It’s just another day. I took a glance at the calendar: 12-05-2038, Tuesday. No appointments. Neeta is busy at work; Ria and Rishi are busy with their classes online and I have to clean the old storeroom cupboard because Neeta wants to “revamp” it. I have the day off at work, I did plan on doing whatever I felt like but then clearing the cupboard came up. I held the cupboard’s rusty handle and obviously, the jammed doors wouldn’t budge. Multiple attempts at trying to open the door and in one such trial, pulled it real hard, the next second, “Thud!” and there I was on the ground. On the brighter side, I had unlocked it. I just stood in front of it staring, a little thrilled, as the old stuff stacked on all the shelves had that effect on me.
A blue and white football jersey hung there with the initials S.V. I took it in my hands and stared at it as it brought back hundreds of memories. On the right shelf was a folder covered with dust, with my school’s name printed on it. Inside it were report cards of my primary classes with remarks ranging from “Is a distraction in class” to “Bright kid”. Accomplishments that I am still proud of.
My eyes suddenly fell on a carton on the top shelf. It looked like the humble dwelling of perhaps, generations of insect families that took over the cupboard as their abode. After some inspections, dusting and drawing some courage, I took the carton and placed it on the floor. There was this sheer inquisitiveness, the enthusiasm of digging right into the carton.
First came a few albums with old pictures of my parents, school, and college. Beneath them was this old blue diary, with my name on the top right corner- Siddharth Verma, 2020. It has been a habit since my teens where I made diary entries almost every day and reading them now would be a trip down the memory lane. The bitter-sweet moments and encounters with failures, they were all there.
I stopped on the page dated- 12.05.2020, today eighteen years ago. Out of curiosity to see what had happened on this date back then, I read:
It’s been 20 days now. I hardly get to talk to Nithya. They won’t allow us inside the hospital to see her. Ma is worried sick while Papa puts up a strong front. Focussing on anything with the thought of her fighting this all alone is devastating for all of us. People around give us sympathetic looks. The worst part, some speak in the language of condolences. The whole country is in lockdown and since our area is under containment, even getting necessities has been difficult.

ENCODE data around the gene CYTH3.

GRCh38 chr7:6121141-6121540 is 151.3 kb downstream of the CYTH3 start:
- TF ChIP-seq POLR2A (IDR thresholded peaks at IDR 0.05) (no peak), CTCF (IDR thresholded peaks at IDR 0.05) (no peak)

We haven’t hoarded groceries like the rest to make sure they last a few months because Papa felt it to be a lack of apathy on one’s part. Now, the situation is such that we depend on everybody around for every other thing, since we are constrained to the house. Dadi keeps mocking Papa for sending Nithya abroad for higher studies and that, that is the reason she is a Covid-19 patient now. All we long for is that one phone call every day to hear her voice. I have to stop here. It’s the call from the hospital. Until tomorrow…
My eyes filled with tears; memories of hardships still intact. The angst, distress and uncertainty that had loomed over us were traumatic. The feeling of helplessness and the thought of losing my sister used to haunt us. I turned over a few pages and read more excerpts of Nithya’s health and the family’s struggles. Again, I stopped at the page dated – 31.05.2020:
Today will probably be the happiest day of our lives so far. Yesterday we got a call from the hospital. Nithya tested negative in the third test as well and would be sent home in a couple of days. This news sent the house into a frenzy, with Ma bursting into tears and thanking God, Papa planning on buying everything she likes, forgetful of the fact that the whole country is still under lockdown. Dadi started taking this as an opportunity to gorge on some, otherwise restricted, sweets. We haven’t been this happy in a long time. I will write again once Didi comes back home…
I have the picture of that day when she returned home clear in my head. She seemed a little weak and pale but there was no stopping us from hugging her. That phase of my life gave me an altogether new perspective. From being a boy who knew nothing apart from attaining a successful stature in a specific career to realising that family bonds and people matter much more than wealth and money, I had become more matured and responsible.
Tears ran down my cheeks as I read this after so many years. Some experiences teach us things the hard way but change us into a more accountable and understanding person. The span of those thirty days changed me as a person. That very moment Neeta walked into the room and handed over the phone to me, Nithya was on the video call.
We did come a long way in finding ourselves, overcoming failures and hardships, accomplishing our ambitions. But what matters the most is the love and bond we share with our families, the courage they give us to fight head-on with whatever life throws at us and the staunch belief that ‘This too shall pass’ in hard times.
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